# Terraform – FotD – max()

Published On: August 17, 2018Categories: Tech TutorialsTags: , ,

This is part of an ongoing series of posts documenting the built-in interpolation functions in Terraform. For more information, check out the beginning post. In this post I am going to cover the max() function. The example file is on GitHub here.

## What is it?

Function name: max(float1, float2, float3,…)

Returns: Takes a list of numeric values and returns the largest value of the set.

Example:

``````# Returns 3.14159
output "max_output" {
value = "\${max("0","2","3.14159")}"
}
``````

## Example file:

``````##############################################
# Function: max
##############################################
##############################################
# Variables
##############################################
variable "max1" {
default = false
}

variable "max2" {
default = false
}
variable "max3" {
default = false
}
variable "max4" {
default = false
}
##############################################
# Resources
##############################################

##############################################
# Outputs
##############################################
output "max_output" {
value = "\${max(var.max1,var.max2,var.max3,var.max4)}"
}

``````

Run the following from the max folder to get example output for a number of different cases:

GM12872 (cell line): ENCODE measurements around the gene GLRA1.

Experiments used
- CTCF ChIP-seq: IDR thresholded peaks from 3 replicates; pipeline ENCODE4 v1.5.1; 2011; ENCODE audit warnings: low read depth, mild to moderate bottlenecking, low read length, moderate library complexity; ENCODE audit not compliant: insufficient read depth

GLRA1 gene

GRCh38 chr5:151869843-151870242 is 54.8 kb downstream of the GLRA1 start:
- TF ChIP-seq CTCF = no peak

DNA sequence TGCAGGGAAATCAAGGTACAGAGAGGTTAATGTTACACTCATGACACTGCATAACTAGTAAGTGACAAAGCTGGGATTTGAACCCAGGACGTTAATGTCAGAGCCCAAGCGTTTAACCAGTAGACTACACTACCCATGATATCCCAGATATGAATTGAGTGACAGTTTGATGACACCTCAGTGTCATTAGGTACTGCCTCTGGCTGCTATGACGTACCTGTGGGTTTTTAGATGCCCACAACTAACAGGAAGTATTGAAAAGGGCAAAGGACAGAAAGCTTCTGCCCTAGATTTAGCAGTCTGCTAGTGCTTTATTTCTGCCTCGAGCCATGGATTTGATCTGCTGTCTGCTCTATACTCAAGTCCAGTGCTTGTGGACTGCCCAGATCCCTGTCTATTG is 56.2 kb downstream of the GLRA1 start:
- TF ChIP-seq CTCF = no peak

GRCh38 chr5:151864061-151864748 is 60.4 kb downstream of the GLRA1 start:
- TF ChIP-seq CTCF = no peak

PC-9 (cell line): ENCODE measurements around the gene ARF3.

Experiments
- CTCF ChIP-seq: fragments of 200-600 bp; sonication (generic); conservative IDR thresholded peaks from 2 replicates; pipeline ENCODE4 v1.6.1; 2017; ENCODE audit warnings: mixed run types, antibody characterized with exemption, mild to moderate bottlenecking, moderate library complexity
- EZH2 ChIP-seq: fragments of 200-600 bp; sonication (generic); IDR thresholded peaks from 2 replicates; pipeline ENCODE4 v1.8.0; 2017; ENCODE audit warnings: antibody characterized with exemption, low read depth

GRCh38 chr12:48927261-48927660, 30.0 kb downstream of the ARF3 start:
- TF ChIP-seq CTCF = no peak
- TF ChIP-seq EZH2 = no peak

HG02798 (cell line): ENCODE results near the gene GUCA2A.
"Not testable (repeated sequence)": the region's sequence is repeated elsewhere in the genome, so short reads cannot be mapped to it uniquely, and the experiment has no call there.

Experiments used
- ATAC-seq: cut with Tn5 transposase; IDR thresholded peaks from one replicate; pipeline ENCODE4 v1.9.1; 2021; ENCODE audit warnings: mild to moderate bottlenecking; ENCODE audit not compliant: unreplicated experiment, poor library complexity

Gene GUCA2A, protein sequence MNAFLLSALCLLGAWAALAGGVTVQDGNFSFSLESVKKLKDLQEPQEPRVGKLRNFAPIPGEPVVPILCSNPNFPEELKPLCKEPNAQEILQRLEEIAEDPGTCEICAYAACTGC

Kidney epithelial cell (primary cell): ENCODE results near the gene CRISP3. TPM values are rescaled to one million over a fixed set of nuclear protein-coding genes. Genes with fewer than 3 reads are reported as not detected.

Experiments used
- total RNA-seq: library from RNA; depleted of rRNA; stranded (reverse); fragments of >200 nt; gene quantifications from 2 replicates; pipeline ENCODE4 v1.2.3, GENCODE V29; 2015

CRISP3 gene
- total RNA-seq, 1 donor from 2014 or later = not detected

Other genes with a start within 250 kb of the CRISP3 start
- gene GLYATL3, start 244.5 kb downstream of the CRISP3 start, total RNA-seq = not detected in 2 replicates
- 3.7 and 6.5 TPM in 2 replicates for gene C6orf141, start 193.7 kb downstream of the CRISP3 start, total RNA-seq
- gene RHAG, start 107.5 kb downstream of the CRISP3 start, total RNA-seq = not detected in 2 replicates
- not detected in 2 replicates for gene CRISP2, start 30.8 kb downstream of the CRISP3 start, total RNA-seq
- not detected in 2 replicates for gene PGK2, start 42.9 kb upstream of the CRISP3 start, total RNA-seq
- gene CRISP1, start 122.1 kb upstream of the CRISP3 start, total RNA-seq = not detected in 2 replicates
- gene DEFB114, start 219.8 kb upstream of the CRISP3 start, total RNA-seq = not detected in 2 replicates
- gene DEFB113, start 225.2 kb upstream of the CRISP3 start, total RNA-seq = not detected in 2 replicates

``````#Regular values
terraform apply -var 'max1=5.9' -var 'max2=4.9' -var 'max3=6.9' -var 'max4=5.4'

#Negative values
terraform apply -var 'max1=-5.9' -var 'max2=5.9' -var 'max3=3.9' -var 'max4=-3.9'

#Same values
terraform apply -var 'max1=5.9' -var 'max2=5.9' -var 'max3=5.9' -var 'max4=5.9'

#Longer decimal point max out at 15
terraform apply -var 'max1=5.12345678912345' -var 'max2=5.123456789123456' -var 'max3=5.1234567891234567' -var 'max4=5.12345678912345678'

#Ints
terraform apply -var 'max1=5' -var 'max2=6' -var 'max3=7' -var 'max4=8'

``````

## Why use it?

I guess you’ve got a bunch of floats and need to know which one is the biggest. Really this is just a pass through of a basic function in the Go Math package. I’ve never had to use it, but that doesn’t mean others won’t. The functionality is a little weird to me, as I’ll explain in a moment.

## Lessons Learned

There wasn’t much to get excited about here. I tried using some really long floats and it appears that the float type is a double, meaning it can go up to about 16 decimal places of precision. That should be more than enough for anything you are doing in Terraform. The thing I don’t like about the function is that it won’t take numbers in a list. You have to submit individual float values. You could use the sort function on a list and take the first or last element, but that is for lexographical sorting, not for numerical sorting. I’m guessing the two are a bit different. I’ll test that out when I get to sort.

Coming up next is the merge() function.